Welcome to the Monopoly Nerd’s Blog!

This blog has been inspired by another blog post I came across claiming to have found the fastest theoretical game of Monopoly (assuming that the dice fall just right and that there are no crazy auctions done, etc).

The post to which I refer can be found here: http://scatter.wordpress.com/2010/05/30/the-shortest-possible-game-of-monopoly-21-seconds/

In short, their proposal involves one player getting to Park Place and Boardwalk as quickly as possible (doubles), building three houses on Boardwalk (and two on Park Place), and then the second player getting an “Advance to Boardwalk” chance card to get knocked out of the game (they have also already landed on Income Tax to put them under 1400 bucks).

Not too bad, huh? Well, given that I am the nerd that I am, it got me thinking about whether I could improve on it…

I quickly realized what, I am sure, the creator of the game did years and years ago: by design, it is difficult for one player to obtain a monopoly in a short period of time. Specifically, if you look at all of the three-property monopolies on the board, you will notice that two of the three will always be on adjacent spaces.

This ensures that it is IMPOSSIBLE to purchase all three properties of a given color set in one go-round of the board (since rolling a “1” is impossible with two dice).

That leaves the two exceptions to the rule to look for the answer: the dark purples (also sometimes brown these days) and the dark blues. We can quickly eliminate the dark purples from contention, since they quite simply don’t do enough damage (worst case 450 hit to the bankroll) and since you need to rotate around the board once just to land on Medditeranean (again back to the not being able to roll a “1”)!

This leaves Park Place and Boardwalk, which appears to be the solution afterall. Or does it??

Any long-time Monopoly player knows very well of perhaps THE most shocking and painful way to lose a monopoly game: the “go back three” card.

But first, let’s recreate the mindset and atmosphere of being in the middle of an all-out Monopoly battle. You have hotels on the light purples and are neck-to-neck with your best friend, who has hotels on the oranges. Unfortunately, it is your turn to roll, and you HATE where you are sitting: St. Charles Place!!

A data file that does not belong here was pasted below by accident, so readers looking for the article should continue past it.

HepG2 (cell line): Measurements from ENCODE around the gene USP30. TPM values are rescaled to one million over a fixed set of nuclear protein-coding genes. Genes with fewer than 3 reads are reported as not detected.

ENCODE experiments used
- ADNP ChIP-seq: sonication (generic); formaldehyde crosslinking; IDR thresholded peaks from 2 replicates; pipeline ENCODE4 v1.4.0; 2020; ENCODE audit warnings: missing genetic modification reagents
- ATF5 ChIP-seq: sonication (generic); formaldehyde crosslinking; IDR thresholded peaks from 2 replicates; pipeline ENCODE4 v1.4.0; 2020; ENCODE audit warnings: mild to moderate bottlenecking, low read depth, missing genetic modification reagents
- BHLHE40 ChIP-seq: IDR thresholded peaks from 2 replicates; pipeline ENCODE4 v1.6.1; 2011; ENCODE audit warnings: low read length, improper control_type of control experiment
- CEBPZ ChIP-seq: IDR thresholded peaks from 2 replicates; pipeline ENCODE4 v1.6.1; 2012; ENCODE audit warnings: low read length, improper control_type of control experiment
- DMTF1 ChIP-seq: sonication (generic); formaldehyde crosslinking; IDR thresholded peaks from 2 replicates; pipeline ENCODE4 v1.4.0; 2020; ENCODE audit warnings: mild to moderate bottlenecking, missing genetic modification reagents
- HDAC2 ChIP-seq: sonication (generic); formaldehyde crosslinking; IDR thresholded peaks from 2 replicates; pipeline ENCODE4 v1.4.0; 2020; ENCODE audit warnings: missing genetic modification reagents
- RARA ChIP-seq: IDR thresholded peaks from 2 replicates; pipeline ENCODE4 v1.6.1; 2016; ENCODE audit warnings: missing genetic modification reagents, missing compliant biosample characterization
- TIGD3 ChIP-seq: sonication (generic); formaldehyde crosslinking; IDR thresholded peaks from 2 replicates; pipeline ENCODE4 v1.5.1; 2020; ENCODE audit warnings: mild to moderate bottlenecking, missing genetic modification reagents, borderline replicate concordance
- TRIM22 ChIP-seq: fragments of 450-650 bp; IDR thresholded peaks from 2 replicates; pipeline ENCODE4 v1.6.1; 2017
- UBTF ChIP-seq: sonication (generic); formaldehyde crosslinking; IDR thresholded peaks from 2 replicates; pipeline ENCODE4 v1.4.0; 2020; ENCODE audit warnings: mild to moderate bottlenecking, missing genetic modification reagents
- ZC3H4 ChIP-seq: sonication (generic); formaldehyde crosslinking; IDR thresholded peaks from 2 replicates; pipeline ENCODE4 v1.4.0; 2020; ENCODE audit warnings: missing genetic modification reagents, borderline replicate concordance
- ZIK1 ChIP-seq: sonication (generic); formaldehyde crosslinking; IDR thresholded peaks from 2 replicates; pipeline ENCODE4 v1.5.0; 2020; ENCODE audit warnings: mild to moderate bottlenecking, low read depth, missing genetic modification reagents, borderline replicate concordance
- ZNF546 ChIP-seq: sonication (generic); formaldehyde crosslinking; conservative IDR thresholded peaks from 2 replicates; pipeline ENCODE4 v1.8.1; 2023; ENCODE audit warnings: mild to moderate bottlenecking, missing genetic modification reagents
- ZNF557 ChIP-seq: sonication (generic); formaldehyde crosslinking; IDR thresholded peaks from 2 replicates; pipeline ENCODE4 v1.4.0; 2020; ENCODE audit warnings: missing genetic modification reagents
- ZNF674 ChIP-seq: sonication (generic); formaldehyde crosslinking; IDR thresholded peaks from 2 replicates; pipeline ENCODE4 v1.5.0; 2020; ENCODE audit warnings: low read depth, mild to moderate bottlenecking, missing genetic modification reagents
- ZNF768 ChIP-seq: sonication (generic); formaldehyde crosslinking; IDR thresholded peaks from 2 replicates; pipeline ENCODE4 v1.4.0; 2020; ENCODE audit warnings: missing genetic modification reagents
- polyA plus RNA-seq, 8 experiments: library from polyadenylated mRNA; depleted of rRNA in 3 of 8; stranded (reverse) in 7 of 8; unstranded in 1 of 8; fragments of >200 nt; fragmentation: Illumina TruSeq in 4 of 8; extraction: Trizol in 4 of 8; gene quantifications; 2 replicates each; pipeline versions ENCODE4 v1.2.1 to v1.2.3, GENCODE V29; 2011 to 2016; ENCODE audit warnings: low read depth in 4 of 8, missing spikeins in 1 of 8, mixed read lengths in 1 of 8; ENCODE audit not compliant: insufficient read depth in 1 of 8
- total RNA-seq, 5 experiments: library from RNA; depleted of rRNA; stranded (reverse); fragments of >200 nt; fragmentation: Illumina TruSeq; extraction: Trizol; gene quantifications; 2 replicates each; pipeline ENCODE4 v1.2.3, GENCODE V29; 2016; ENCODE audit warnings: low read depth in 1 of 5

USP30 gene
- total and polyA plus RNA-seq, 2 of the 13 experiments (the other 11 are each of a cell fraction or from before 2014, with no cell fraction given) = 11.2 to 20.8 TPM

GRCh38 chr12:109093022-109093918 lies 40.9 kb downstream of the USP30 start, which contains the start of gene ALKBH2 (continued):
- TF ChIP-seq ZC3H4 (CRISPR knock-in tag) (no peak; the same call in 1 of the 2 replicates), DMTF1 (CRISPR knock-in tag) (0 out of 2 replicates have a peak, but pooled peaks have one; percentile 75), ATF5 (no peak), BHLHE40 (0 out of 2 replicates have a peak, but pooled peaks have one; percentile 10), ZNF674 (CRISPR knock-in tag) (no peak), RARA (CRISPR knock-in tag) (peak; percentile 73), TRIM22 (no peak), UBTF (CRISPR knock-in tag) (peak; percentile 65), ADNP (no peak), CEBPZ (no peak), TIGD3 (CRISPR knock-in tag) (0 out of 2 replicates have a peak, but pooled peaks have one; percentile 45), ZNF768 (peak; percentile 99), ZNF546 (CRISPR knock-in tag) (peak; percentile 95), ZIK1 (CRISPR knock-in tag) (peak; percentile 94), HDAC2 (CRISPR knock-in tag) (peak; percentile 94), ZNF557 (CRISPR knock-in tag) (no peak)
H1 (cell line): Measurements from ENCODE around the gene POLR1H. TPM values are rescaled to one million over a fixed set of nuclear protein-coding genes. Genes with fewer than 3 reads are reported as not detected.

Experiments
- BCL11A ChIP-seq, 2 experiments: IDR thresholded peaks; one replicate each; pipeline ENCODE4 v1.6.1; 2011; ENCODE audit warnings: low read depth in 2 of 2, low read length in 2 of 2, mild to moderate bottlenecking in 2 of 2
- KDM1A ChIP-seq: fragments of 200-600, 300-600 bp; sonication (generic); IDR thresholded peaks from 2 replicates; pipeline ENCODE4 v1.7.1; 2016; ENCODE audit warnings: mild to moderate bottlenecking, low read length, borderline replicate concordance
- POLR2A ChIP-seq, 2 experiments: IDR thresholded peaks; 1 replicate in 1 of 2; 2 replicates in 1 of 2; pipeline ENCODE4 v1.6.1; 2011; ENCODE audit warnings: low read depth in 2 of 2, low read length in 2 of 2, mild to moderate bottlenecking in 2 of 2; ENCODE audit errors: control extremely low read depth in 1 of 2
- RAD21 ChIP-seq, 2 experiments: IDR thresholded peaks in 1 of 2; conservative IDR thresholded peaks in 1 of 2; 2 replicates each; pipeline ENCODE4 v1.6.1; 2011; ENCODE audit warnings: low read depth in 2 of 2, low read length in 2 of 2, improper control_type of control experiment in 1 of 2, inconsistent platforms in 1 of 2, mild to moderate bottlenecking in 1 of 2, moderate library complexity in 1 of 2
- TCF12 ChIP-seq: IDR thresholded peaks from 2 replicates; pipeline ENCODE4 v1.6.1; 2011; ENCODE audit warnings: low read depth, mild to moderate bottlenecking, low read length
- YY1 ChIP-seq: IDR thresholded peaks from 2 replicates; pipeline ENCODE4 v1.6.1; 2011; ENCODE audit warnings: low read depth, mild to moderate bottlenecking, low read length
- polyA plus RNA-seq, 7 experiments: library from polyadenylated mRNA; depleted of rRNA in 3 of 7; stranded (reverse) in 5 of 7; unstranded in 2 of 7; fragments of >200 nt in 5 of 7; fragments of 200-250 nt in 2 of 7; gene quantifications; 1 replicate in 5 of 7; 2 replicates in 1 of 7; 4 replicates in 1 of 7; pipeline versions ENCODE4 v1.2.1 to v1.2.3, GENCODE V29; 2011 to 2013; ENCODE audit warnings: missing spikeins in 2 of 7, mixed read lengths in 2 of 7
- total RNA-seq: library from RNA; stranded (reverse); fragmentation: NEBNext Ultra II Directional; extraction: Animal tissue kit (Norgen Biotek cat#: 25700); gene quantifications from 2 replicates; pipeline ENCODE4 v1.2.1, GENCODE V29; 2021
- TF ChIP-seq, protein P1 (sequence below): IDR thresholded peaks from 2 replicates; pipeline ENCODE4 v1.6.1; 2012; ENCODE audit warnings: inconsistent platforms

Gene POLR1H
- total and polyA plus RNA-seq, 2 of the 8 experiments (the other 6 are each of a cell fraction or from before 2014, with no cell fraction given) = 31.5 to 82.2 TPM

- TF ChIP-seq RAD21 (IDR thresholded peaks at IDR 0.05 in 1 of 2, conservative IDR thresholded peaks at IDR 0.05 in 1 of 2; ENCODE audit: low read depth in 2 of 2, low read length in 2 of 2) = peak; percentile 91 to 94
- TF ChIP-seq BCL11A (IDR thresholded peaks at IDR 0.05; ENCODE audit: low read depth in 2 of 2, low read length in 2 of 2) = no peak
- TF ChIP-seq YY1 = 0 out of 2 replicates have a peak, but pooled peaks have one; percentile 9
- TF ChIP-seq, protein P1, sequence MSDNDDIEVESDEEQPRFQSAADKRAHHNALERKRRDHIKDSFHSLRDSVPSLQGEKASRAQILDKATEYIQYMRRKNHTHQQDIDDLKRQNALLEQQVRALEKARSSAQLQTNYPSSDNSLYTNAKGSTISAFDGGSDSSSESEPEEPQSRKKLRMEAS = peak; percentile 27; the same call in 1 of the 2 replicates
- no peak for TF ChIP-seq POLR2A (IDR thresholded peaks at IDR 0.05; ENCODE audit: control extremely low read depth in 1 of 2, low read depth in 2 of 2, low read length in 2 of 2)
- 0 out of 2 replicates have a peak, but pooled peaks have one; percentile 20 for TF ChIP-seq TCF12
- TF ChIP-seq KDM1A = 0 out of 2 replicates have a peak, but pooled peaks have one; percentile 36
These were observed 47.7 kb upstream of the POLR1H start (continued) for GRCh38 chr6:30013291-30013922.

You pray to the monopoly gods for a safe roll and NOT for a 5, 7, or 8! You close your eyes and roll the dice and wait for the cheers from your best friend, but instead, you simply here the “click click click” of your piece being moved! You are relived upon opening your eyes to find a “6” and “5” on the dice; you did it!!!

You begin to greedily hope for your opponent to land on your hotel on Virginia but WAIT! Your best friend is suddenly jumping up and down and laughing in your face (perhaps it’s time to find a new friend)!

You stare at the orange chance card but can’t believe what you see: “GO BACK THREE SPACES”! You watch in horror as your piece retreats to New York Avenue: GAME OVER!

This point is this: the only property that can be landed on as a result of “go back three” is New York Avenue, which just happens to be next to Tenessee. And since the chance space is so close to the oranges, it is theoretically possible to obtain all three oranges (or land on all three oranges in the worst case scenario) within one turn!

To be honest, before I had a chance to look further into the idea of perhaps bankrupting an opponent with the oranges, I game across the following reply to the proposed “shortest game”:

Here’s another way that takes only 8 moves and two turns per player, and does not require Boardwalk and Park Place. In fact, neither player touches the fourth side of the board. Also, there are no insane auctions, and Player 2 does not get to make any decisions at all about buying property.

Player 1, Turn 1:

1-1 -> Community Chest, Bank Error in Your Favor, collect $200 (Player 1 now at $1700). Doubles, so roll again.

5-3 -> Visiting Jail.

Player 2, Turn 1:

3-1 -> Income Tax, Pay $200 (Player 2 now at $1300, or $1350 if 10% of assets ($150) is allowed as in the older games – it really doesn’t matter).

Player 1, Turn 2:

3-3 -> St. James Place, Buy for $180 (Player 1 now at $1520). Doubles, so roll again.

1-1 -> Tennessee Avenue, Buy for $180 (Player 1 now at $1340). Doubles, so roll again.

3-1 -> Chance, Go Back 3 Spaces -> New York Avenue, Buy for $200 (Player 1 now at $1140).

At the end of his turn, Player 1 puts 4 houses on St. James Place ($400), 3 houses on Tennessee Avenue ($300), and 4 houses on New York Avenue ($400), for a total cost of $1100 (Player 1 now at $40 cash on hand).

Player 2, Turn 2:

6-6 -> St. James Place, with 4 houses is $750 (Player 2 now at $550 or $600, depending on the income tax square). Doubles, so roll again.

2-1 -> New York Avenue, with 4 houses is $800.

GAME.

I am also looking into whether something can be done with the reds (advanced to Illinois). We shall see… 🙂

About buying the three oranges: I published that as a sequence of puzzles in 2003. I am pretty confident you will not find a way to buy all three reds from the bank in one of your own turns.

If you like Monopoly minutiae, figure out, under the strictest reading of the rules, what card can send you to jail, other than “Go To Jail?” I’ll put the answer in my blog.

Nearest utility I suppose?? 🙂

That’s funny…I guess that roll is never mentioned as an exception to the three consecutive doubles rule. lol